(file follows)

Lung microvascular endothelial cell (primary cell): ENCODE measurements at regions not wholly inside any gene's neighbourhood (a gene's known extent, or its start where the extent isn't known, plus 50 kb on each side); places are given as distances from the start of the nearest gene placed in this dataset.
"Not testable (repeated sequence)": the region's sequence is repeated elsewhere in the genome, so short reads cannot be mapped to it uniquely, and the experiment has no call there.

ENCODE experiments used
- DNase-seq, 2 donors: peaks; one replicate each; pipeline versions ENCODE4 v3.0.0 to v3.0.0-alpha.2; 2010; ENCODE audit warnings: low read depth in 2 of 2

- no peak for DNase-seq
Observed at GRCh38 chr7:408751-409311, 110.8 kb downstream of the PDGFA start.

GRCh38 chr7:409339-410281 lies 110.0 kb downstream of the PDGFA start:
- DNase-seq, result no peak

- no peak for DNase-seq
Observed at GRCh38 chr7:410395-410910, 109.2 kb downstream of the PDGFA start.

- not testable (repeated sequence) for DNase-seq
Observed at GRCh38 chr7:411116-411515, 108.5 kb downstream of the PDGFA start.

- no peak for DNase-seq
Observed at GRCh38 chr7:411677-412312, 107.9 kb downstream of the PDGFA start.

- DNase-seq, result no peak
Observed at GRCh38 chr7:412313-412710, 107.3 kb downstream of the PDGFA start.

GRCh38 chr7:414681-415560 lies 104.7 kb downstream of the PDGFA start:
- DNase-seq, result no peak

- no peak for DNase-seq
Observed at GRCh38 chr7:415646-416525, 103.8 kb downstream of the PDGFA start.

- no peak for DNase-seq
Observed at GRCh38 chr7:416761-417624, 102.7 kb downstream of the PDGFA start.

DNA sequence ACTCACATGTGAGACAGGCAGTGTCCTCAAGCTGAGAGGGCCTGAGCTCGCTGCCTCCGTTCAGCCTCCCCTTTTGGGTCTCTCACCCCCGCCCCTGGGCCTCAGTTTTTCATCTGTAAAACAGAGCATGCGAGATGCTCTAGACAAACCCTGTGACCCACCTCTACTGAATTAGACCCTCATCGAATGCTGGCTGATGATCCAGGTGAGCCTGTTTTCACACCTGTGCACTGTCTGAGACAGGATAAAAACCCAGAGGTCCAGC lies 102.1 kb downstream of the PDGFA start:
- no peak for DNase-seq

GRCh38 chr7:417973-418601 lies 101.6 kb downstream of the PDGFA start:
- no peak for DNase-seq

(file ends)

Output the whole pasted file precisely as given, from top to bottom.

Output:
Lung microvascular endothelial cell (primary cell): ENCODE measurements at regions not wholly inside any gene's neighbourhood (a gene's known extent, or its start where the extent isn't known, plus 50 kb on each side); places are given as distances from the start of the nearest gene placed in this dataset.
"Not testable (repeated sequence)": the region's sequence is repeated elsewhere in the genome, so short reads cannot be mapped to it uniquely, and the experiment has no call there.

ENCODE experiments used
- DNase-seq, 2 donors: peaks; one replicate each; pipeline versions ENCODE4 v3.0.0 to v3.0.0-alpha.2; 2010; ENCODE audit warnings: low read depth in 2 of 2

- no peak for DNase-seq
Observed at GRCh38 chr7:408751-409311, 110.8 kb downstream of the PDGFA start.

GRCh38 chr7:409339-410281 lies 110.0 kb downstream of the PDGFA start:
- DNase-seq, result no peak

- no peak for DNase-seq
Observed at GRCh38 chr7:410395-410910, 109.2 kb downstream of the PDGFA start.

- not testable (repeated sequence) for DNase-seq
Observed at GRCh38 chr7:411116-411515, 108.5 kb downstream of the PDGFA start.

- no peak for DNase-seq
Observed at GRCh38 chr7:411677-412312, 107.9 kb downstream of the PDGFA start.

- DNase-seq, result no peak
Observed at GRCh38 chr7:412313-412710, 107.3 kb downstream of the PDGFA start.

GRCh38 chr7:414681-415560 lies 104.7 kb downstream of the PDGFA start:
- DNase-seq, result no peak

- no peak for DNase-seq
Observed at GRCh38 chr7:415646-416525, 103.8 kb downstream of the PDGFA start.

- no peak for DNase-seq
Observed at GRCh38 chr7:416761-417624, 102.7 kb downstream of the PDGFA start.

DNA sequence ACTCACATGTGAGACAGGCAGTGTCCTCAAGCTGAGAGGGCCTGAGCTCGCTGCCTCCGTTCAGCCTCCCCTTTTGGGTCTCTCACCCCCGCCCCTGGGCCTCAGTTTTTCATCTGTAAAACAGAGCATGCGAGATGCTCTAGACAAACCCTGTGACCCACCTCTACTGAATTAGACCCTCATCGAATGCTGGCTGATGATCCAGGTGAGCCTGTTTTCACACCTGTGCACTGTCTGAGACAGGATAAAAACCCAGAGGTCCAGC lies 102.1 kb downstream of the PDGFA start:
- no peak for DNase-seq

GRCh38 chr7:417973-418601 lies 101.6 kb downstream of the PDGFA start:
- no peak for DNase-seq